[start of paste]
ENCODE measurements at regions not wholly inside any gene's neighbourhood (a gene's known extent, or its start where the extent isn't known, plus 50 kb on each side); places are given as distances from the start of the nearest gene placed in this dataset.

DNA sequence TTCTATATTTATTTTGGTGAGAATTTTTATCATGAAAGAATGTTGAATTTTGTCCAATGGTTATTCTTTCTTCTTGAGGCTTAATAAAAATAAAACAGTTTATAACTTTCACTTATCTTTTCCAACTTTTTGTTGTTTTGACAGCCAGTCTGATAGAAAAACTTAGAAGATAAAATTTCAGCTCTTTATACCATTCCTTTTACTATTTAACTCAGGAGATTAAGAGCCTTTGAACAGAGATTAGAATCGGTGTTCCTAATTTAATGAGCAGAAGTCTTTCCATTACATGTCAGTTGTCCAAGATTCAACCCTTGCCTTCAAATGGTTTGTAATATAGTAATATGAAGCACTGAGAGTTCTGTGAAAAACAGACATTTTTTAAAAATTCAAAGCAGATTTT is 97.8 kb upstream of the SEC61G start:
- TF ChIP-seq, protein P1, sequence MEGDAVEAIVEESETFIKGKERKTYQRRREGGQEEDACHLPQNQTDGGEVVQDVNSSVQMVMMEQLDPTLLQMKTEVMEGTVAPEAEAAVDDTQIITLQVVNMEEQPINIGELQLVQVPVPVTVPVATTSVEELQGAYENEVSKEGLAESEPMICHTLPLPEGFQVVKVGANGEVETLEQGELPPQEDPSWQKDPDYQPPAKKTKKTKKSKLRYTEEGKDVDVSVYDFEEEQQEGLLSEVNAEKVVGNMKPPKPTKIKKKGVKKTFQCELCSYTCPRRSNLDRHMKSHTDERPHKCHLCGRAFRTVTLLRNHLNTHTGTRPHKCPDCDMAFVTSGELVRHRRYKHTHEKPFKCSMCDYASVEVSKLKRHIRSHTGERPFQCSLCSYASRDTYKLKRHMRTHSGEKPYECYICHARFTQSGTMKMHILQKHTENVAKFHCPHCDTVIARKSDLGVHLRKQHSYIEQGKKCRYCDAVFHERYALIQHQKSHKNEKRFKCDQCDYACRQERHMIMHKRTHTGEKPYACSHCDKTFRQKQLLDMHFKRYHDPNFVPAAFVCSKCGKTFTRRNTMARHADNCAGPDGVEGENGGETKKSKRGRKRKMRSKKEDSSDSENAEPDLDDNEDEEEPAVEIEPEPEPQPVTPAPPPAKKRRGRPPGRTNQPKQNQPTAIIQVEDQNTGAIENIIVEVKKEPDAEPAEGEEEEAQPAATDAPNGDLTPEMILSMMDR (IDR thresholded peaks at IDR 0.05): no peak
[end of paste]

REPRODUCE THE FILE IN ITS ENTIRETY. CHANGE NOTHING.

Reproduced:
ENCODE measurements at regions not wholly inside any gene's neighbourhood (a gene's known extent, or its start where the extent isn't known, plus 50 kb on each side); places are given as distances from the start of the nearest gene placed in this dataset.

DNA sequence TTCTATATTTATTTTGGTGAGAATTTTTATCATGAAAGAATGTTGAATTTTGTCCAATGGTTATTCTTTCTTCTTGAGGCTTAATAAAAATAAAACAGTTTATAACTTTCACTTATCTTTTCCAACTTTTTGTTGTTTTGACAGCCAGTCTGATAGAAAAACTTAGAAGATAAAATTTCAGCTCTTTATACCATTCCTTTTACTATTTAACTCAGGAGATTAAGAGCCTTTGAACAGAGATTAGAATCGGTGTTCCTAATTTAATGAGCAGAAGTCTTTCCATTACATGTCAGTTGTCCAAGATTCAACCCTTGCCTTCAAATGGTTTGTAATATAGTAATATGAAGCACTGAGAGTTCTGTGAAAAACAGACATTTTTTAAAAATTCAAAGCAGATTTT is 97.8 kb upstream of the SEC61G start:
- TF ChIP-seq, protein P1, sequence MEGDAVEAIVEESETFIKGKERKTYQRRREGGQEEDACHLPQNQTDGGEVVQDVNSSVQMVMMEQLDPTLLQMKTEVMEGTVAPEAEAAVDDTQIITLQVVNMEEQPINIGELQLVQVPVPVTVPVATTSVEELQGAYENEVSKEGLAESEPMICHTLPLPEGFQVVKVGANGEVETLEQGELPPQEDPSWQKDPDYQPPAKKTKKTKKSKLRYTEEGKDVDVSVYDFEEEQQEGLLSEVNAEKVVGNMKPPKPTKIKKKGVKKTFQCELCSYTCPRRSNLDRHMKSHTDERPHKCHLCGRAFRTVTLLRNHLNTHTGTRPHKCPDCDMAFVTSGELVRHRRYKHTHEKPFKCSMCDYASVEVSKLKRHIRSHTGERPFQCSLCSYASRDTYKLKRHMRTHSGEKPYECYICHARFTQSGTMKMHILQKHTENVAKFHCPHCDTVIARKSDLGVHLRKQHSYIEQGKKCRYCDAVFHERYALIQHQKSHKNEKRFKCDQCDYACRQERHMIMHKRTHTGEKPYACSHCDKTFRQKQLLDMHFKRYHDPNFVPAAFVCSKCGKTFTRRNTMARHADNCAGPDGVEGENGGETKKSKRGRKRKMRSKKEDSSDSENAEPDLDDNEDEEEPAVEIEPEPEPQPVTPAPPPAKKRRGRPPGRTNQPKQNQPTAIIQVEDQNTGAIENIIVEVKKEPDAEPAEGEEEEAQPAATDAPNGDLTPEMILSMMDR (IDR thresholded peaks at IDR 0.05): no peak